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We Have Fergusons in France—but the French Media Looks Away

"When we talk, though, about covering up police misconduct in the U.S., the racial prism seems obvious for France’s national commentators: A white police officer kills a black citizen and that falls within the context of American structural and historic racism. But even though France has its own long history of slavery and colonialism, our media, usually fond of highlighting this type of detail, omits mentioning it when discussing homegrown police violence.

On the contrary, in France, when an Arab or black citizen dies at the hands of white policemen, seldom is the skin color of the victim or the alleged killer mentioned. And while the French notion of “universality” is a big deal when it comes to seeing “colorless” French citizens, as opposed to the American “multiculturalism” that we love to put down, France is actually colorblind only when to it is to our advantage.”

Portland police's problem with race: 'This city is not as liberal as it thinks it is'

“This city is not as liberal as it thinks it is,” he said. “You have a strong progressive element but there are still strains of the old system of institutional racism in Portland. You don’t just get rid of that.”

‘In the 20s and 30s, the Klan pretty much controlled the council’

Oregon has an inglorious history of racial prejudice, including a clause in its constitution barring African Americans from living in the state. A law passed in the 1850s required black people to be “lashed” once a year, to encourage them to leave.

Until the late 1950s, Portland real estate brokers abided by an industry code under which they refused to sell houses in white neighbourhoods to African Americans.

“There’s a historical context that Portland even though it was a northwestern city, it was very segregated,” said Haynes. “In the 20s and 30s, the [Ku Klux] Klan pretty much controlled the city council here. A lot of the housing laws were Jim Crow.”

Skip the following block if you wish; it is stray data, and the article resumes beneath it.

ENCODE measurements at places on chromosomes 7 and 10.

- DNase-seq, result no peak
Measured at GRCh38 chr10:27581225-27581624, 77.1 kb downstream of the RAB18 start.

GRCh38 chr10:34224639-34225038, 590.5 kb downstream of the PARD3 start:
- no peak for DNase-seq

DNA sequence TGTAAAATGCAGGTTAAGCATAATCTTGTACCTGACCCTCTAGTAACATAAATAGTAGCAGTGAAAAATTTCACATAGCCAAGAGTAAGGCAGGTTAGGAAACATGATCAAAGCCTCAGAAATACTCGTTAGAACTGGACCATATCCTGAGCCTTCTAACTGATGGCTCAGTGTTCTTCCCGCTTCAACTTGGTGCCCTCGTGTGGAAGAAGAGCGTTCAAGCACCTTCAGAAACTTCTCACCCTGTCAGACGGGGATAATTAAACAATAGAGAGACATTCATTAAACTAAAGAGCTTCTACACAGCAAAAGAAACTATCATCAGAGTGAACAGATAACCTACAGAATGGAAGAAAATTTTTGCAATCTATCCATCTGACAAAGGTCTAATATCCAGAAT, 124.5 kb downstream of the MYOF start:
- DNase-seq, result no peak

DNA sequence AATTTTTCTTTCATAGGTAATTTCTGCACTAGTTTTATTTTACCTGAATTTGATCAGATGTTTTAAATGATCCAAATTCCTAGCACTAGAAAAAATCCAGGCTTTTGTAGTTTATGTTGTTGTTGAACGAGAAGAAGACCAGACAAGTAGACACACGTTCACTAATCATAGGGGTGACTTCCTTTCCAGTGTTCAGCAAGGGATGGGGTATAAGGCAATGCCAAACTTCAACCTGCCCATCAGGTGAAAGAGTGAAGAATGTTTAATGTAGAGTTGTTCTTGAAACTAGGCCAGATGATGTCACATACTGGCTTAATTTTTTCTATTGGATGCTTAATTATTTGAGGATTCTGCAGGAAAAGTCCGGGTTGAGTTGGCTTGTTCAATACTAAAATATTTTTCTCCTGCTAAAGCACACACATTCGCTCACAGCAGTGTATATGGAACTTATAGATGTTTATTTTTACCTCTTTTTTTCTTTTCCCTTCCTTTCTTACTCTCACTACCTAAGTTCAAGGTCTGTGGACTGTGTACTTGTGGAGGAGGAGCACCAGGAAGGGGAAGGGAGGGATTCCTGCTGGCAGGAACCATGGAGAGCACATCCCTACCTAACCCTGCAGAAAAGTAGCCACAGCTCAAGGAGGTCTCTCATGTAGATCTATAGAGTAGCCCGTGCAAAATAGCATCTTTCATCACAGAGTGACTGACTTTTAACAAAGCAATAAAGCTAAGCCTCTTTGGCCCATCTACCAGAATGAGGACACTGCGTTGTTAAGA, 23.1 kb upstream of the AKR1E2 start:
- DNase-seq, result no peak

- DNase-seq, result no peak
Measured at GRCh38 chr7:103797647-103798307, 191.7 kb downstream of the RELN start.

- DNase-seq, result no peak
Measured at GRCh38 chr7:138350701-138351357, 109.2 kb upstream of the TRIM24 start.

Haynes said the stain of prejudice still taints the city police and pointed to a controversy around a senior officer, Mark Kruger, who kept his job despite erecting a memorial in a public park to five Nazi soldiers, including a member of Hitler’s SS and an officer who was a war criminal. Kruger now heads the Portland police’s drugs and vice division.

The Justice Department report was damning of the police. It found that over many years the Portland Police Bureau (PPB) “engaged in a pattern or practice of unconstitutional use of force against individuals with actual or perceived mental illness”.

Among the cases it investigated was that of a 42-year-old local musician who suffered from schizophrenia, James Chasse, who was shot multiple times with a taser and beaten so badly by police he had a punctured lung, 16 fractured ribs and 26 broken bones in all. He died in custody. The city later admitted that the police had no grounds to detain Chasse and paid his family $1.6m. The officer accused of leading the beating had previously come under scrutiny for shooting a 12-year-old girl with a baton round.

The Justice Department said it found “a pattern of dangerous uses of force against persons who posed little or no threat and who could not, as a result of their mental illness, comply with officers’ commands”. In one case, Portland police repeatedly tasered a naked and unarmed man who was acting oddly because he was suffering a diabetic emergency. The Justice Department said Portland police were also swift to escalate the use of force when its use “could have been avoided or minimised”.

Tom Steenson, a civil rights lawyer who represented the Campbell and Chasse families in lawsuits against the city, welcomed the recognition that the Portland police used too much force against people who are mentally disturbed. But he said that is just one manifestation of a broader pattern of behaviour that extends to the treatment of racial minorities.”

Sweden feminists roar into political arena

antoine-roquentin:

idk anything about swedish polling orgs but i’d bet the lower number is the more legit one. i do know that aftonbladet is a tabloid.

Nils Holmstrom, a 53-year-old administrator who marched in F!’s May Day demonstration, is among the 17 percent of F! members who are male. In fact, 15 percent of the party’s candidates for parliament are men.